Camaraderie is also a key theme in this documentary. The tenants interviewed have been working in the market for years, some since they were children in fact. They were more like close friends and family members rather than business rivals and the documentary was quick to point this out early on, especially via how certain tenants might specialise in tuna and others in prawns, for example. There was no single stall that lorded over the rest, although friendly competition existed come auction time. The sushi chefs interviewed repeatedly praised the market's tenants, highlighting their honesty and work ethic. And those interviewed were no run-of-the-mill chefs either, mind you. Do Jiro Ono and Takashi Saito ring a bell?

Tsukiji Wonderland was an eye-opener in more ways than one and although I didn't visit the market during my time in Tokyo, I might just sacrifice some of my sleep to take a tour of the new Toyosu market when I'm in Japan next Winter. Although the narration included at several points throughout the documentary seemed like an afterthought, it detracted little from the overall experience and I've learned so much more about Tsukiji Market. Maybe I'll even set my alarm a little early this weekend just to take a walk through my own neighbourhood wet market...or not.

Written by ET

Making the Most Out of Tokyo

Wednesday, August 23, 2017 / No Comments

Although I've only been to Japan twice, and with both times being spent entirely in Tokyo at that, I already understand why my friends and family make the trip to the Land of the Rising Sun year after year. Each season has its own charm, from the fireworks and festivals in Summer to the holiday buzz and rainbow-coloured illuminations lighting up the streets in Winter. I've enjoyed both Summer and Fall in Tokyo and I'm currently planning another vacation during Winter next year. I hope the following tips will help you make the most out of your time in Japan's capital, no matter the season.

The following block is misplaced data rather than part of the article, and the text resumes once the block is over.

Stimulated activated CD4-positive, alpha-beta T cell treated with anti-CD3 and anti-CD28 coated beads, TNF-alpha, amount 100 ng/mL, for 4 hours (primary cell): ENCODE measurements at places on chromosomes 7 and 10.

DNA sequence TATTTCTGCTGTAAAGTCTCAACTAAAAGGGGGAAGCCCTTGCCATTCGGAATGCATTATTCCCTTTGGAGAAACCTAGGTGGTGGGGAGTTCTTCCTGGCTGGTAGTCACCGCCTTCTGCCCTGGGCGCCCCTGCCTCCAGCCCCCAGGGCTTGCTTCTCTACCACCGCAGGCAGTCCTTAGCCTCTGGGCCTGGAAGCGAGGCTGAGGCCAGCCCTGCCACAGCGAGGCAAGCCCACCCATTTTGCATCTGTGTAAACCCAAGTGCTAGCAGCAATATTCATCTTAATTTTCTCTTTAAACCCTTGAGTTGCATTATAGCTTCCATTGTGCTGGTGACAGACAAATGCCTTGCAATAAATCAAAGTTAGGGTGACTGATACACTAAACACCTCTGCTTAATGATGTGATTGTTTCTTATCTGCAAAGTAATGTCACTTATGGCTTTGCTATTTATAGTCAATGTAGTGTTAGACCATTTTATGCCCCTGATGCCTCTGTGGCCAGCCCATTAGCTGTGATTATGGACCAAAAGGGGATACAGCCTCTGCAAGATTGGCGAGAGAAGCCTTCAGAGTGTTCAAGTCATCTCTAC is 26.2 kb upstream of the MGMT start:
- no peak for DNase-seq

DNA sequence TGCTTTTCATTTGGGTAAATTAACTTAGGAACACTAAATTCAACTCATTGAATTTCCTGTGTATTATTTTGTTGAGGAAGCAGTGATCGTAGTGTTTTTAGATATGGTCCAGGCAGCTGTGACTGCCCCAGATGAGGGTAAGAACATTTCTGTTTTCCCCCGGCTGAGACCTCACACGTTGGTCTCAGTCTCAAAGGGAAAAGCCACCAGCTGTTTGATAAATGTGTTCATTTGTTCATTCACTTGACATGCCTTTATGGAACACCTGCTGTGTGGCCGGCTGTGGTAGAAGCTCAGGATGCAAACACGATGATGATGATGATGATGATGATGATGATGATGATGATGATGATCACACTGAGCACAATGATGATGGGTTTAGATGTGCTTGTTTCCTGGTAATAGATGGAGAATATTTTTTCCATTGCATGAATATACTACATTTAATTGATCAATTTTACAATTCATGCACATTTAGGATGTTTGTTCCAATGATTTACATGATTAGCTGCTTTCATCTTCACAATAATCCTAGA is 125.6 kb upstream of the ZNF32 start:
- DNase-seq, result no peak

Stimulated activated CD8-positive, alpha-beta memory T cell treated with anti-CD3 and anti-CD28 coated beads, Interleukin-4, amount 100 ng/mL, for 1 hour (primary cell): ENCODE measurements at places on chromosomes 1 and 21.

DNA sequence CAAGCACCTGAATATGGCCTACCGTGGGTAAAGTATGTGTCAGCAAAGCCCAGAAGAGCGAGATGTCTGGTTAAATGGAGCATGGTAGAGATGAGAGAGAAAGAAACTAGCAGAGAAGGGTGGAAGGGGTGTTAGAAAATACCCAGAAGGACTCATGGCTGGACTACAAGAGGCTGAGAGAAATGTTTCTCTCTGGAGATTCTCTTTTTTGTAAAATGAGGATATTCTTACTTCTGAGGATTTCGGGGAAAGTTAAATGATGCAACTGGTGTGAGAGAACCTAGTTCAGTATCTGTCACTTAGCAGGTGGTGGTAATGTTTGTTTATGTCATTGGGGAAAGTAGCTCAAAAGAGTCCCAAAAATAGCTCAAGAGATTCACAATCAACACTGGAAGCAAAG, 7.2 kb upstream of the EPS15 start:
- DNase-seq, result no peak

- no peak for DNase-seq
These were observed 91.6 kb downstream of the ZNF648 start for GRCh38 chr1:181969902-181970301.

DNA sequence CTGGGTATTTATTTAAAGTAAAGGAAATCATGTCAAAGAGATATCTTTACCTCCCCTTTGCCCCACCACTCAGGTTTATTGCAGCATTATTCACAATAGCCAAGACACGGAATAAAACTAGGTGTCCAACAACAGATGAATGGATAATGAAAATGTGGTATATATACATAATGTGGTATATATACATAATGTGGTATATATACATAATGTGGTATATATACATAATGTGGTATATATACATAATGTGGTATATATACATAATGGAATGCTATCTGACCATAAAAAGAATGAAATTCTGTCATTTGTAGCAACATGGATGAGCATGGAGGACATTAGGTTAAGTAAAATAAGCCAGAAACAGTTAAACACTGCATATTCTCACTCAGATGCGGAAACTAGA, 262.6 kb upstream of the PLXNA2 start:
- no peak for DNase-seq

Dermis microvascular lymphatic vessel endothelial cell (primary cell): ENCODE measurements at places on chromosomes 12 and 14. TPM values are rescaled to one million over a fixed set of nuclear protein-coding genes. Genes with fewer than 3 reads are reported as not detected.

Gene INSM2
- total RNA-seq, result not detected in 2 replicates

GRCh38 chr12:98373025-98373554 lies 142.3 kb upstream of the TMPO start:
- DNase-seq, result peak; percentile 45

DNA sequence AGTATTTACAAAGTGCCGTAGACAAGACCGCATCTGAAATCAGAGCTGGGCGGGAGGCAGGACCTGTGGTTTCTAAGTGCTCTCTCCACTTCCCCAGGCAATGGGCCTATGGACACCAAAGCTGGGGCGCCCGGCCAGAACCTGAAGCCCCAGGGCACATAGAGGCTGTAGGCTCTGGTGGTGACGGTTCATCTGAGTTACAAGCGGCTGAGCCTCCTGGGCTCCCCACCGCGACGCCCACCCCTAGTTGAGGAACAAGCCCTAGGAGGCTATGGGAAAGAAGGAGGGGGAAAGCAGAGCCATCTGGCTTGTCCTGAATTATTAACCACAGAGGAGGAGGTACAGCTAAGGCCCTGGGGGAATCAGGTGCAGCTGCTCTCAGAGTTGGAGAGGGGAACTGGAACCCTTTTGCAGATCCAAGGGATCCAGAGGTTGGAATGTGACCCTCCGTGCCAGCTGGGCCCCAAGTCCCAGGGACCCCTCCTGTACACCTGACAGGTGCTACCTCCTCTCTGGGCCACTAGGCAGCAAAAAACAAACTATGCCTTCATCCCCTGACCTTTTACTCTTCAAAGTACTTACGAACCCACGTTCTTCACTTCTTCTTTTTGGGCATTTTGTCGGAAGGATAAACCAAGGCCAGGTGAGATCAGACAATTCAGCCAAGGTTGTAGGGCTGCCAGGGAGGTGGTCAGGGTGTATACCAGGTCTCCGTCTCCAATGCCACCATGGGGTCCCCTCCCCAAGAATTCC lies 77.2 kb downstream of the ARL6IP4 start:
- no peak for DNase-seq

1. Get lost, no seriously, get lost

Unless you're desperately looking for a specific shop, restaurant or landmark, I highly encourage you to plan your itinerary according to the districts and just walk around the area once you hop off at the appropriate train station. You never know what hidden gems you might unearth and if you're worried about getting lost, I can guarantee that there's an entrance to a train station within five minutes of wherever you are. Personally, I found a dozen izakayas, wine bars and restaurants when I was initially looking for a pub that specialised in craft beer. And yes, I did end up at one of these establishments instead of that craft beer place, although I hope to try out its wide selection some day.

2. Try the arcades...or not

I've waxed lyrical about the arcades in Tokyo in a previous piece so you would've seen this tip coming from a mile away. There's something for everyone in these expansive game centers, be it the addictive UFO Catchers filled with merchandise featuring characters from various anime titles and games to old school bullet hell and fighting games like Street Fighter II. My friends and I threw caution into the wind whenever we entered an arcade, with the UFO Catcher and its tempting goodies robbing us of our precious yen time and again.

3. Get a Pasmo/Suica card

A Pasmo or Suica card will be your best friend throughout the entire duration of your time in Tokyo. It's the Japanese version of our very own Ez-Link card and in case you're wondering, your Pasmo or Suica can be used for much more than just paying for the subway or bus. From a can of coffee at a vending machine to a bowl of ramen at a restaurant, there are an increasing number of merchants accepting the re-loadable cards as an alternate form of payment. The cards will come in handy when you least expect them to, and do you really want to go through the hassle of buying a ticket every time you take the train or bus?

4. Stick with public transport as much as possible

On that note, you'd want to stick with public transport as much as possible, unless you plan to stay out past 12am. Taxis are too expensive and I didn't even bother to open the Uber app to check how much a private hire car would cost. Like I mentioned above, there will be a train station within walking distance from wherever you are, given how many lines there are in Tokyo's subway system. Enter HyperDia. The trip planner a godsend, especially if you can't be bothered to scrutinise the Tokyo Metro map for minutes on end. Just key in your current train station along with your destination and the website or app does the rest, much like Singapore's